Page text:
Sunday, July 30, 2017


The oceans are vast and mysterious places. In some ways, we know more about outer space than we do the ocean depths.

Sailors have been spinning tales of amazing and terrifying sea monsters since ancient times. As outlandish as these stories are, the idea behind them, the events that spawned them, were likely inspired by real creatures.

In December, 2016, scientists discovered the strangest creature washed ashore on Mexico's Laguna Ojo de Liebre that they had ever seen. The creature was approximately seven feet long, dark gray in color, had fins on each side, and had two tails. It also appeared to have four eyes. Definitely a sea monster of some type? In reality, it turned out to be a pair of extremely rare newborn conjoined gray whale twins. Since newborn gray whales are about twelve feet long, scientists speculated that the pair was likely the result of a miscarriage.

In the summer of 2008, an unidentified dead animal washed up on the shore at Montauk, New York. Although several people reported seeing it and photographs surfaced, the carcass disappeared before police were able to recover the remains. Newspapers ran the story along with a grotesque image. Locals speculated that it could be a mutant resulting from experiments at nearby Plum Island Animal Disease Center. Others suggested that it was nothing more than a hoax. Many scientists who studied the photographs think it was a known species heavily damaged and decomposed as a result of time spent in the water. Several people claimed it was some type of sea turtle without its shell. The raccoon claim seems to be the closest, but the Montauk Monster's legs are longer than a normal raccoon leaving us without a definitive conclusion.

Oarfish are large, greatly elongated fish that are found in all temperate to tropical oceans yet rarely seen. The giant oarfish is the longest bony fish alive (not longest fish, cartilage fish such as the whale shark are longer), growing up to 36 ft. in length.

The common name oarfish is thought to be in reference either to their highly compressed and elongated bodies or to the now discredited belief that the fish row themselves through the water with their pelvic fins. The occasional beachings of oarfish after storms and their habit of lingering at the surface when sick or dying make oarfish a probable source of many sea serpent tales.

The giant squid remains largely a mystery to scientists despite being the biggest invertebrate on Earth. The largest of these elusive creatures ever found measured 59 feet in length and weighed nearly a ton. Giant squid, along with their cousin, the colossal squid, have the largest eyes in the animal kingdom, measuring some 10 inches in diameter. These massive eyes allow them to see objects in the lightless depths where most other animals would see nothing.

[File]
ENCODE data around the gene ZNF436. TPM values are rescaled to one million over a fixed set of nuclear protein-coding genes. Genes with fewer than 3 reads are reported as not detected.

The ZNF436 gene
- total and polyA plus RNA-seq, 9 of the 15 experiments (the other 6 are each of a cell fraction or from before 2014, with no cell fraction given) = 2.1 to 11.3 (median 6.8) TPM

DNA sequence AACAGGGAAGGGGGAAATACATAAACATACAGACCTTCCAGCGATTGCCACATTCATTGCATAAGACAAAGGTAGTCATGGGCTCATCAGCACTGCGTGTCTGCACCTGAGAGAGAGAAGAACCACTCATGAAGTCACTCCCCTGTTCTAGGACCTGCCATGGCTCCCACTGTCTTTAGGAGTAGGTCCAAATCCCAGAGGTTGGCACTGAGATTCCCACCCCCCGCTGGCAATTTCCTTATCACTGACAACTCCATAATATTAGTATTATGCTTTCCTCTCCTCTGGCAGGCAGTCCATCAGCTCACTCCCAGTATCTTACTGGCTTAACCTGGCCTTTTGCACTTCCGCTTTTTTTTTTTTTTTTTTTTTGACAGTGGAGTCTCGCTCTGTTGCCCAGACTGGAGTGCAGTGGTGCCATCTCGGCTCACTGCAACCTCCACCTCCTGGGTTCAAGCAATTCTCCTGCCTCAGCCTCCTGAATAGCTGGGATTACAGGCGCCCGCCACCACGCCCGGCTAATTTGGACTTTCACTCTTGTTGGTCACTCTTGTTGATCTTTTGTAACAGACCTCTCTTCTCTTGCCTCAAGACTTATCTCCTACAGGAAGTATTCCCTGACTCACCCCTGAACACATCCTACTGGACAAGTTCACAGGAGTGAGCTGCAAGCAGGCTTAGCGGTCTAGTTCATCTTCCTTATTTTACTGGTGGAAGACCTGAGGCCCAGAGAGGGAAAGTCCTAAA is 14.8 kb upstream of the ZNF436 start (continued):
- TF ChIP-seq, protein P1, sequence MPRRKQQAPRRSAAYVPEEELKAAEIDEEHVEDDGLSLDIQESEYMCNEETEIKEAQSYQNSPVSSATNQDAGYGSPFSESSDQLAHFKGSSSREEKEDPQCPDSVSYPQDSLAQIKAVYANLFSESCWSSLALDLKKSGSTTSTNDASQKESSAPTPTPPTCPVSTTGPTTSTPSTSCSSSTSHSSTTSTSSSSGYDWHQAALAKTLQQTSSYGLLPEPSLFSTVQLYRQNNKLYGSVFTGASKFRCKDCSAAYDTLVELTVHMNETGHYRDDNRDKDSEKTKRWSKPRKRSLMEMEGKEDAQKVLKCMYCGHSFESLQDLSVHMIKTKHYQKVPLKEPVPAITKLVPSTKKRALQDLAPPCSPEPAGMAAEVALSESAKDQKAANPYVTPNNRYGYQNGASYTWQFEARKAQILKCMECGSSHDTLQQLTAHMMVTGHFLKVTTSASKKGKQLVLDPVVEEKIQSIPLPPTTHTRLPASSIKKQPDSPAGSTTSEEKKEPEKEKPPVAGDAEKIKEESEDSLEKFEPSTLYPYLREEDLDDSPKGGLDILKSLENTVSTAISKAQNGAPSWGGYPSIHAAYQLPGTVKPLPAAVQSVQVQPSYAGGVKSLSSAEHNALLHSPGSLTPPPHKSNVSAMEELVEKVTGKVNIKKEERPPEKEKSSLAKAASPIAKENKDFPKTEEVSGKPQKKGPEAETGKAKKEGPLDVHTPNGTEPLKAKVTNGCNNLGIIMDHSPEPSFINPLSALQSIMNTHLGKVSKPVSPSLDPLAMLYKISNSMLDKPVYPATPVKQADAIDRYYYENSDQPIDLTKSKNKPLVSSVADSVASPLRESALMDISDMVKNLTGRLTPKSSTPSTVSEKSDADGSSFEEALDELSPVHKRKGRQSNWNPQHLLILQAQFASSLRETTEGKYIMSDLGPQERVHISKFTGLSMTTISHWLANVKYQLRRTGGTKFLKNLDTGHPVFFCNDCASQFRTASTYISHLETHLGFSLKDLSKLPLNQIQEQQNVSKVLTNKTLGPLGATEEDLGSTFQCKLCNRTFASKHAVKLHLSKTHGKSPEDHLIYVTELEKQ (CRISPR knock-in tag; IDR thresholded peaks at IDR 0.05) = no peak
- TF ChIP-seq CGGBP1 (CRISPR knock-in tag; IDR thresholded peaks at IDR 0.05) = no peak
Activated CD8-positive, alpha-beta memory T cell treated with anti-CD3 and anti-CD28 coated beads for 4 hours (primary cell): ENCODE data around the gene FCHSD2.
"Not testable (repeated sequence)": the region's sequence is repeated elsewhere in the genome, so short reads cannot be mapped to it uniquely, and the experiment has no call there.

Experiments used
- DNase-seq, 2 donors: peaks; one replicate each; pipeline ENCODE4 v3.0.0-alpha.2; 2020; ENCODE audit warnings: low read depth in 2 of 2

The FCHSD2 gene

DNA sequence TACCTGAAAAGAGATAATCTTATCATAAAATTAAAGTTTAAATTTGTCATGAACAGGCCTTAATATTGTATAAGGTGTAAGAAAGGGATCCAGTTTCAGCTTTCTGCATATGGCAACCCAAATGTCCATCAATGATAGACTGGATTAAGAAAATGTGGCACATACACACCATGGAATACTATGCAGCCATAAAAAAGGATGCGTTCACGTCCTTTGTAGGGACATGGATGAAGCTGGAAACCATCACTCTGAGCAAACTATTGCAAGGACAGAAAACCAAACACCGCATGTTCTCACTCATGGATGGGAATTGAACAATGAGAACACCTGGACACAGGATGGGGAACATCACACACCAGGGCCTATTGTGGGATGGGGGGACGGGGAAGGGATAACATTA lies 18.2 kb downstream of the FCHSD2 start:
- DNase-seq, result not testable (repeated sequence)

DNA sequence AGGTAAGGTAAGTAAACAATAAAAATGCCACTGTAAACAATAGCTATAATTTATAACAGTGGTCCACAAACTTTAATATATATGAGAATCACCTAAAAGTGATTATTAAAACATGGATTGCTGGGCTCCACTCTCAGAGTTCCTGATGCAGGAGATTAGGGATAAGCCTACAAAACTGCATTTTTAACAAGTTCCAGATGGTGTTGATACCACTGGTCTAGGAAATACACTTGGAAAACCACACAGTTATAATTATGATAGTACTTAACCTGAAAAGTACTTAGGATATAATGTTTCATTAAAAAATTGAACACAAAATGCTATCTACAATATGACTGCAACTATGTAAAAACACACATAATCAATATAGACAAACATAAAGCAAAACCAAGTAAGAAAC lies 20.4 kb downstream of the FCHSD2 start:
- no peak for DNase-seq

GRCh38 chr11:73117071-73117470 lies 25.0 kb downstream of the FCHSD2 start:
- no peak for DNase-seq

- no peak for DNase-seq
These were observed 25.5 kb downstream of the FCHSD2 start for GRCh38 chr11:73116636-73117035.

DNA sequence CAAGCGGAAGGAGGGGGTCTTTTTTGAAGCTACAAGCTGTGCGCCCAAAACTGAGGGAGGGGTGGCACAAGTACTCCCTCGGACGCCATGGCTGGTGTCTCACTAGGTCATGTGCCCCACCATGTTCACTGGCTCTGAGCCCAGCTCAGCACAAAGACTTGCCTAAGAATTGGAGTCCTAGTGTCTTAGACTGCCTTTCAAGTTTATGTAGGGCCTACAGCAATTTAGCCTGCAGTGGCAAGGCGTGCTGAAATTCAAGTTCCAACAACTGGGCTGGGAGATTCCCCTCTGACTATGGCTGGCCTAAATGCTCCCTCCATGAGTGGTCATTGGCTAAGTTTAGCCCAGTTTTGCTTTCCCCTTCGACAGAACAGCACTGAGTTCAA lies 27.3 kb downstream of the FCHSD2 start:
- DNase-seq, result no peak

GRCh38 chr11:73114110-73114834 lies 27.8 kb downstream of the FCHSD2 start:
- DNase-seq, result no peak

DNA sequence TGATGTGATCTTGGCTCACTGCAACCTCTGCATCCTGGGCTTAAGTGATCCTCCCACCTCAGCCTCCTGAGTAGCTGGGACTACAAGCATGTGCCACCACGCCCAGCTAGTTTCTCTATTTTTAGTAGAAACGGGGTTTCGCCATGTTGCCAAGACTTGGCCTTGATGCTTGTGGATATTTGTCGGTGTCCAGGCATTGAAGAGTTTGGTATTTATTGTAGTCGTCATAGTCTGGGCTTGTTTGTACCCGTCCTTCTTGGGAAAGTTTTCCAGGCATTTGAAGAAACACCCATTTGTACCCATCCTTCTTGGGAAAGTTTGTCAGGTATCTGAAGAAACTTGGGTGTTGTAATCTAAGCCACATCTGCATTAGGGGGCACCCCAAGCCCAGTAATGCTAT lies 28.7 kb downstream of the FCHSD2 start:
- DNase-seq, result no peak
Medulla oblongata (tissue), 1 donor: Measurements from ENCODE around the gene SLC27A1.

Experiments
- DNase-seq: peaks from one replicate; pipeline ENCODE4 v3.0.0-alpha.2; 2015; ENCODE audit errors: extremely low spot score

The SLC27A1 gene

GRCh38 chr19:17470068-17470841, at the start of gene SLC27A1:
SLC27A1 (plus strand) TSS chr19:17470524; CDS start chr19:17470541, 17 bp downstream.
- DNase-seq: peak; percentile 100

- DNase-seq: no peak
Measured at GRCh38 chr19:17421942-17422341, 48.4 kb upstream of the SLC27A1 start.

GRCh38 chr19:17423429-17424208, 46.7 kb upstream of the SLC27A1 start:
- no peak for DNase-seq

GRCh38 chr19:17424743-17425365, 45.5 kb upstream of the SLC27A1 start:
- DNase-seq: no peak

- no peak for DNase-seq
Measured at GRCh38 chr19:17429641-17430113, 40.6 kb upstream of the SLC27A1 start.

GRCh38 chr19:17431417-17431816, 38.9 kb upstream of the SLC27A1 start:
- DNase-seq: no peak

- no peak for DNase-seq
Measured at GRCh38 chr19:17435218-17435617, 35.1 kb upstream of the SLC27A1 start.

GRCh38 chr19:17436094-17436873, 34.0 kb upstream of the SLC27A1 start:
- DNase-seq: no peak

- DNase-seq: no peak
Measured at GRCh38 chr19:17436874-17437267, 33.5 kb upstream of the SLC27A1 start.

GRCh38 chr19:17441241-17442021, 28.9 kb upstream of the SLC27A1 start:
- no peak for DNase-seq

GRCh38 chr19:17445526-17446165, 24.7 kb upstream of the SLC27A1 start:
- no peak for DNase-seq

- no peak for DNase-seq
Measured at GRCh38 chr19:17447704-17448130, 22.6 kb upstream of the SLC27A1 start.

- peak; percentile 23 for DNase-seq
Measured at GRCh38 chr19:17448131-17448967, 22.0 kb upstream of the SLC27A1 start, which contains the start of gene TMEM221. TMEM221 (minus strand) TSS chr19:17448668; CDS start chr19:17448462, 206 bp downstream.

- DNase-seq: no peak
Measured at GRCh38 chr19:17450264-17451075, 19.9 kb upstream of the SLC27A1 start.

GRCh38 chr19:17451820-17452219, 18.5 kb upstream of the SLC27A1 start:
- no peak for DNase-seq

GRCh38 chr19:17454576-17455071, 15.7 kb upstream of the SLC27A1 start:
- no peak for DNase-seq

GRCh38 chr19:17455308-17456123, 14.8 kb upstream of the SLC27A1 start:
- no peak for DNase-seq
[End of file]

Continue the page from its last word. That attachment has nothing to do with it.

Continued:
Due to the inhospitable deep-sea habitat where they live, it has been a difficult task to study them. Almost everything scientists know about them is from carcasses that have washed up on beaches or been hauled in by fishermen. However, of late the opportunities for scientists studying these elusive creatures has started to turn. In 2004, researchers in Japan took the first images ever of a live giant squid. And in late 2006, scientists with Japan's National Science Museum caught and brought to the surface a live 24-foot female giant squid.


Jennifer Wilck said...

These kinds of things are so much fun--I love speculating about what really happened.

Kate Loveday said...

What an interesting blog! Apparently there are creatures in the depths that have never been seen by man. Fascinating to speculate what sort of monsters could be down there. Than ks for posting this Samantha.

K.K. Weil said...

What a cool and unique post. Thanks for sharing!

Samantha Gentry said...

Jennifer: When you look at the picture of the giant squid on the beach surrounded by all those people, you get a true concept of just how huge they are. It's easy to see how sailors of the past could have thought of them as sea serpents/monsters that attacked their boats.

Thanks for your comment.

Samantha Gentry said...

Kate: It boggles the mind to think of what type of creatures are able to handle the horrendous pressure at the depth of tens of thousands of feet under water. And the weird creatures that create their own luminescence and look like they've been plugged into an electric outlet.

Thanks for your comment.

Samantha Gentry said...

K.K.: When I saw the news story about the two-headed whale washed up on the beach in Mexico, it immediately grabbed my attention and added to my collection on weird ocean creatures.

Thanks for your comment.